It was a hot August day at the Minnesota State Fair in 1992. Surrounded by fried cheese curds, walleye on a stick and beautiful buttery busts of beauty pageant contestants, I and hundreds of other immigrants were sworn in as new citizens of the United States of America. With tears streaming down my cheeks, I raised my right hand and swore allegiance. I was 18 years old and I felt like a dragon breathing fire for the first time. Why? I would vote in the presidential election in the fall, and couldn’t wait. That year, Ross Perot, Bill Clinton and George Bush were all on the ballot.
I took my voting responsibility seriously, and independently researched the candidates beyond mainstream media. Now this was a hard task back in the day because we didn’t have Google. In fact, the World Wide Web was just in its infancy.
Voting was important to me for two reasons. The first reason was that I was a freshman at the University of Minnesota, majoring in political science, and felt it was my duty as a young person to get involved with civic activities, from door knocking for local political candidates to mentoring youths. The second reason was because of my family’s history. We fled to the U.S. in 1980 from Laos because of the Vietnam War. Most of the people, including the Hmong who lived in Laos before war, could not vote because the country was a monarchy. I felt like a dragon on fire because by voting I was casting the ballot for all my people who never had the right to vote before. It didn’t matter really whom I was voting for; just the act of voting was empowering my people, giving them a voice.
Why not take this seriously?
Over the years when I hear about low election turnouts, especially at local elections, I am sad and frustrated. But I get especially angry when I hear about women of color not voting. I want to stand on Interstate 94 with a sign telling women of color drivers that millions of women worldwide are tortured, raped and murdered so they can vote, so why are my color sisters not taking this right seriously? I used to work with an Asian sister who told me she doesn’t vote because, “My vote doesn’t count. I’m just a skinny little yellow woman from Minnesota. Besides the Electoral College decides who will be president and I have never been to college.”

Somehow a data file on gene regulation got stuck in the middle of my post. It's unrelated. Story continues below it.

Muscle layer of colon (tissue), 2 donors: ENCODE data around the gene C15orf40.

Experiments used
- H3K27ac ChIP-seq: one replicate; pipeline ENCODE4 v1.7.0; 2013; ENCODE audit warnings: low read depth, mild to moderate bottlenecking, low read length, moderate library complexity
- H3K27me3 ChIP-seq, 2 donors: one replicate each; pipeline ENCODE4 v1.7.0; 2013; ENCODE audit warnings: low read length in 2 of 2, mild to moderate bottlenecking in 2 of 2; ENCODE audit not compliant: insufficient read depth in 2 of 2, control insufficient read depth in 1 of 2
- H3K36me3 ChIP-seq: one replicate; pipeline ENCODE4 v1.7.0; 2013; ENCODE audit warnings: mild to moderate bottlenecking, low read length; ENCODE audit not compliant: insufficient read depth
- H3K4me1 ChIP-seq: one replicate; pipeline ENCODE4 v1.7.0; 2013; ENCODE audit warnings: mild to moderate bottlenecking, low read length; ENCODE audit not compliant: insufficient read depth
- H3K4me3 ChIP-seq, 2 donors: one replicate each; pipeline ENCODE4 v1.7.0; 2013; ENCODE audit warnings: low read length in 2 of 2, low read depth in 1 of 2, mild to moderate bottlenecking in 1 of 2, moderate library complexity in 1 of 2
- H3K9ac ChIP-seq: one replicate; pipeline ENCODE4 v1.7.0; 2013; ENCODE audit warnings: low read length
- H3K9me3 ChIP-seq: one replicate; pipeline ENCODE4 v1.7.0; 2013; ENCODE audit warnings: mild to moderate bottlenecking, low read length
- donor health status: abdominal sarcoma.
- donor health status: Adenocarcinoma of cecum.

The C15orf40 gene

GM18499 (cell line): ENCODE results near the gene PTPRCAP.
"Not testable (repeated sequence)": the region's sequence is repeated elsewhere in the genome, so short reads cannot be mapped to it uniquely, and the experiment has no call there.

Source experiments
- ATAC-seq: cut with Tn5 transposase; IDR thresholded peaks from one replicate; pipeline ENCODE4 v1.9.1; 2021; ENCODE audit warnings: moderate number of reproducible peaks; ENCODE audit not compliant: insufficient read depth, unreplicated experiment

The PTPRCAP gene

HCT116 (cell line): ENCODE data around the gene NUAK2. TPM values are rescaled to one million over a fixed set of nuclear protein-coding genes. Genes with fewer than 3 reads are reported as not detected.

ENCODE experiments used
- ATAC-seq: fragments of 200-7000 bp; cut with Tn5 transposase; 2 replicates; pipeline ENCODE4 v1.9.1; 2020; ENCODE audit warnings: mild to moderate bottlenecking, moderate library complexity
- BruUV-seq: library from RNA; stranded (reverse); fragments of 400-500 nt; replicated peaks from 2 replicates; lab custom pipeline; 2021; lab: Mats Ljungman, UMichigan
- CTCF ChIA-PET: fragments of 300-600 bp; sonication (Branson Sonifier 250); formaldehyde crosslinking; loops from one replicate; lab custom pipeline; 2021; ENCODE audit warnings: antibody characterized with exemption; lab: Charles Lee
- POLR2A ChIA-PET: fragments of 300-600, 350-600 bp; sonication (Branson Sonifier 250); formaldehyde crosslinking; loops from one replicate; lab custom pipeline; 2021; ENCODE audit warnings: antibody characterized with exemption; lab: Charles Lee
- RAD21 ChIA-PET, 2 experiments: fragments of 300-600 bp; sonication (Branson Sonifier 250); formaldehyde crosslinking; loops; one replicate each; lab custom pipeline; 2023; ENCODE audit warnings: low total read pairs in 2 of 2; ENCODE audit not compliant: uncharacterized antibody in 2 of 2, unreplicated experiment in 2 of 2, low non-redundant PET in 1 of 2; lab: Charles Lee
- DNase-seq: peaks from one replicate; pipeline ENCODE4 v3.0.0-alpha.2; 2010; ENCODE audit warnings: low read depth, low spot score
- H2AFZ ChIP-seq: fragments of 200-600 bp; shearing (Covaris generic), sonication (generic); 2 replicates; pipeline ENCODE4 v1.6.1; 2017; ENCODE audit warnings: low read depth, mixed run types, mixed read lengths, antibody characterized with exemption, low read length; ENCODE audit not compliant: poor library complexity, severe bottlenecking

I gave her the hand, and replied, “Hold up. Skinny, fat, short, tall women from Minnesota and the other states fought the establishment so you could vote. Now you have dismissed their sweat, blood and tears by dismissing your right to vote.” I reminded her that women didn’t have the right to vote until the 1920 presidential election when the 19th Amendment was passed.
The first country to give women the vote in national elections was the Isle of Man in 1881. Does anyone even know where the Isle of Man is? The first superpower nation to give women the vote in national elections was New Zealand in 1893. The first major country to give women the right to stand for election, as well as to vote, was Australia in 1902.
American women have outvoted men in every election since 1964, but according to my personal experience, young women are the least registered population in the United States. I Googled and Yahooed articles trying to find out how many women of color are voting, but couldn’t find anything. There were opinion articles about women of color and whom they would vote for during the primaries — Clinton or Obama. Are there so few women of color voting, and the establishment thinks we are not a voting force, so that we are disregarded in research? I am unsure. All I know is that with my friends and family, I see more Caucasian women than women of color voting.
The other big excuse I hear about women of color not voting is that by voting they will be a part of the establishment and lose street credibility. This is the same excuse I hear from women not wanting a higher education degree. I can’t even begin to express how upset I am about this lame line of logic.
The possibility of hope
I think the solution is for women of color to see more people who look like themselves in leadership positions in society — women of color as doctors, teachers and judges. Then maybe they can see that women who look like them can also be president. When they see the possibility and hope, they will vote.
I always had hope that I would vote even when I was a little girl learning English in ESL class and watching “Sesame Street.” In 1992 after I voted for Ross Perot, I thanked women who marched and protested, the great spirit of heaven and my ancestors for giving me the gift of voting.
Ka Vang was born in Laos and raised in St. Paul. She is a poet, playwright and community activist. This article originally was published in the Minnesota Women’s Press.